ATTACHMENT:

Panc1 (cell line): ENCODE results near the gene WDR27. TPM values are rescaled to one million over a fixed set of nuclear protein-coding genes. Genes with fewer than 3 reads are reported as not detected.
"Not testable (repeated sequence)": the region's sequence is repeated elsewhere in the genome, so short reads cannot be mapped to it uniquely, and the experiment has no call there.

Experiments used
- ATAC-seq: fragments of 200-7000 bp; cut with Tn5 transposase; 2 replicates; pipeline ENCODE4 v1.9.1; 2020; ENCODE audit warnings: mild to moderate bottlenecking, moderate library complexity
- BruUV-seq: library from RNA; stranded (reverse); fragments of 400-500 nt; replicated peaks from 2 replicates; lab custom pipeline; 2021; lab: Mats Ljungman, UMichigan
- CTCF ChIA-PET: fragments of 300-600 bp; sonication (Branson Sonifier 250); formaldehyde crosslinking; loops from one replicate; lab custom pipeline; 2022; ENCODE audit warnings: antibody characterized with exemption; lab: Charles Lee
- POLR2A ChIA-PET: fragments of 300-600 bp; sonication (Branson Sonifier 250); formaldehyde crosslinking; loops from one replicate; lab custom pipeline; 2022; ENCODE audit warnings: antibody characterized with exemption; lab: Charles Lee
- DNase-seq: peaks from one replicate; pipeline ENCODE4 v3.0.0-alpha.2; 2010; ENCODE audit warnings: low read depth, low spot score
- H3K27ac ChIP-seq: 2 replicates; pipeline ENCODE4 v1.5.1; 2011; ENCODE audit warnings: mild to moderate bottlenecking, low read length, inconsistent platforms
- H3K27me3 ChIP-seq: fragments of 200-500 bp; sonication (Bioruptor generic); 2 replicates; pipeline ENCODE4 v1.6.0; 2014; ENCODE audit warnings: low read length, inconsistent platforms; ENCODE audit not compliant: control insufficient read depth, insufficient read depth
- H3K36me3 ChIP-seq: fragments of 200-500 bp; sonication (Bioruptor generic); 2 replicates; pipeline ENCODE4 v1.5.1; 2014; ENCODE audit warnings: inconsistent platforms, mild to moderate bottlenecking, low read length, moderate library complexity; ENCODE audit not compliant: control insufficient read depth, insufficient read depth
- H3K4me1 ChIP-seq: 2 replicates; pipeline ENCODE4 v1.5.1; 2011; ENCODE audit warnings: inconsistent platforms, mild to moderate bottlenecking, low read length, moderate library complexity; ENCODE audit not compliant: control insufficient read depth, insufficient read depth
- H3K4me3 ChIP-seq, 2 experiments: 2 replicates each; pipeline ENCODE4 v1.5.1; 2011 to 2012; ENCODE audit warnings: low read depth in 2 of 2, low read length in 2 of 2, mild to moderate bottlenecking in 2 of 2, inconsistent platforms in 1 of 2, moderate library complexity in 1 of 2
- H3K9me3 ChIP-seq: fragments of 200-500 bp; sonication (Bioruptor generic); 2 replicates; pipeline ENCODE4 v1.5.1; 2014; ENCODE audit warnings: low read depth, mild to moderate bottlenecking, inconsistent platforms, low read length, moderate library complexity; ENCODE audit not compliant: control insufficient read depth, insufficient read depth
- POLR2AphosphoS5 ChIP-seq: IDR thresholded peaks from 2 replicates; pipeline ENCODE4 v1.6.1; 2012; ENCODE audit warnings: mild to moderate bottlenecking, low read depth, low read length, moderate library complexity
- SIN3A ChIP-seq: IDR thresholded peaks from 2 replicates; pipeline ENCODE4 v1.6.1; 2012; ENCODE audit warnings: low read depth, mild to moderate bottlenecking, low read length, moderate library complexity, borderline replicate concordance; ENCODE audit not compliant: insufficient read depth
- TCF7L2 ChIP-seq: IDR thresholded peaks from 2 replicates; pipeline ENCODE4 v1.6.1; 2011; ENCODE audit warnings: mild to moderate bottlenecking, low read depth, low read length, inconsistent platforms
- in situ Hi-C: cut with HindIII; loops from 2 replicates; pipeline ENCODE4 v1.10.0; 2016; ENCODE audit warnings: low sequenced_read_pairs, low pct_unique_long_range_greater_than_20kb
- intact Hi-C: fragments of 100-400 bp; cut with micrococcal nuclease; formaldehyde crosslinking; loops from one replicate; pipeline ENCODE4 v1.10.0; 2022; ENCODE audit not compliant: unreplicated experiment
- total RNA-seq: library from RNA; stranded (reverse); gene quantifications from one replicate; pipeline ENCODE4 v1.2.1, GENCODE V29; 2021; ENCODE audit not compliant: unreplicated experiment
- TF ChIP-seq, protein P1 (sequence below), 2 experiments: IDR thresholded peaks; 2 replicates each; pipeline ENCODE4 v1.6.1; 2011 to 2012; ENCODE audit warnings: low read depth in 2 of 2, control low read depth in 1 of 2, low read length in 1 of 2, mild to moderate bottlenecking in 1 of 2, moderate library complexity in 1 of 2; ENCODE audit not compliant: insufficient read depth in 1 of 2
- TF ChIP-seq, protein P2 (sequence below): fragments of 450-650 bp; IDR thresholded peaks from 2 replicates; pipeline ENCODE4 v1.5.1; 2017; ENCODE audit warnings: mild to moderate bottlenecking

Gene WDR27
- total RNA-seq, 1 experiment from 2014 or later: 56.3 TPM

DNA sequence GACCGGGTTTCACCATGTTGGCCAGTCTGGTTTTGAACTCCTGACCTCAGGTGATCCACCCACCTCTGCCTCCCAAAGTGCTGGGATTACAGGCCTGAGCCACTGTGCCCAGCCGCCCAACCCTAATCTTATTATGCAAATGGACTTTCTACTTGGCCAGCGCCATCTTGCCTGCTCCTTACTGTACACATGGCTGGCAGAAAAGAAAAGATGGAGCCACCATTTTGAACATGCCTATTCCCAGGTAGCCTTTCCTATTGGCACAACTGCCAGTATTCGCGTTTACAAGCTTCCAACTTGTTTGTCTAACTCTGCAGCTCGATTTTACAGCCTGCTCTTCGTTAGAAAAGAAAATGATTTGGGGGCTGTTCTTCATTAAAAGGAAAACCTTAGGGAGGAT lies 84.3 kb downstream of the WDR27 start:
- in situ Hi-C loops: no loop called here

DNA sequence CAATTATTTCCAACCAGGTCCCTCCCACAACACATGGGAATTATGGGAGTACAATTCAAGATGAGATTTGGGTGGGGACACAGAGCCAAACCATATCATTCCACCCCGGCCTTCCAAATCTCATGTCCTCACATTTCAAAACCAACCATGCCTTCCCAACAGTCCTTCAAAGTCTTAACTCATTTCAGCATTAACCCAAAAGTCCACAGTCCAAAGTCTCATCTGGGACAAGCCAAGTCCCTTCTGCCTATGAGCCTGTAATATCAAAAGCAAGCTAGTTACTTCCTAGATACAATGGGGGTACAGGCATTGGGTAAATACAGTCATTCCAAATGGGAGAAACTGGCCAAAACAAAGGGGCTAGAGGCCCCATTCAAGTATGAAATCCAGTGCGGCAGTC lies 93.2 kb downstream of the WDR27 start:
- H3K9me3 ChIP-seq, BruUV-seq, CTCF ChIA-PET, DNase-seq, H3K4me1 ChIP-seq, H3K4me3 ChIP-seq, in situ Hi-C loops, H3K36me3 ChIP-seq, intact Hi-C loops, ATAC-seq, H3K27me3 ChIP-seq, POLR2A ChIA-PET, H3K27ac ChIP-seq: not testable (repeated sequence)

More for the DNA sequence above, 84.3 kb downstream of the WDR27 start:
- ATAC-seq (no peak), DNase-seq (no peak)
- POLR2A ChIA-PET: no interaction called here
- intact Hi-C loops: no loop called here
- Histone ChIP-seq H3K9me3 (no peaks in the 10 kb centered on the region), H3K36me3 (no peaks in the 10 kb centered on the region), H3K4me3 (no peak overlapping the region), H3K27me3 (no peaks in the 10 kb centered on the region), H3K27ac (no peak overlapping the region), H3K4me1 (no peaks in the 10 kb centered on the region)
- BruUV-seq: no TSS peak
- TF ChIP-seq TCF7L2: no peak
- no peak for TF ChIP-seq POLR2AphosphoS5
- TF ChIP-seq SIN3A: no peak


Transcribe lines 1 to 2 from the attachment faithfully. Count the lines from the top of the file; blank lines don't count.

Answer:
Panc1 (cell line): ENCODE results near the gene WDR27. TPM values are rescaled to one million over a fixed set of nuclear protein-coding genes. Genes with fewer than 3 reads are reported as not detected.
"Not testable (repeated sequence)": the region's sequence is repeated elsewhere in the genome, so short reads cannot be mapped to it uniquely, and the experiment has no call there.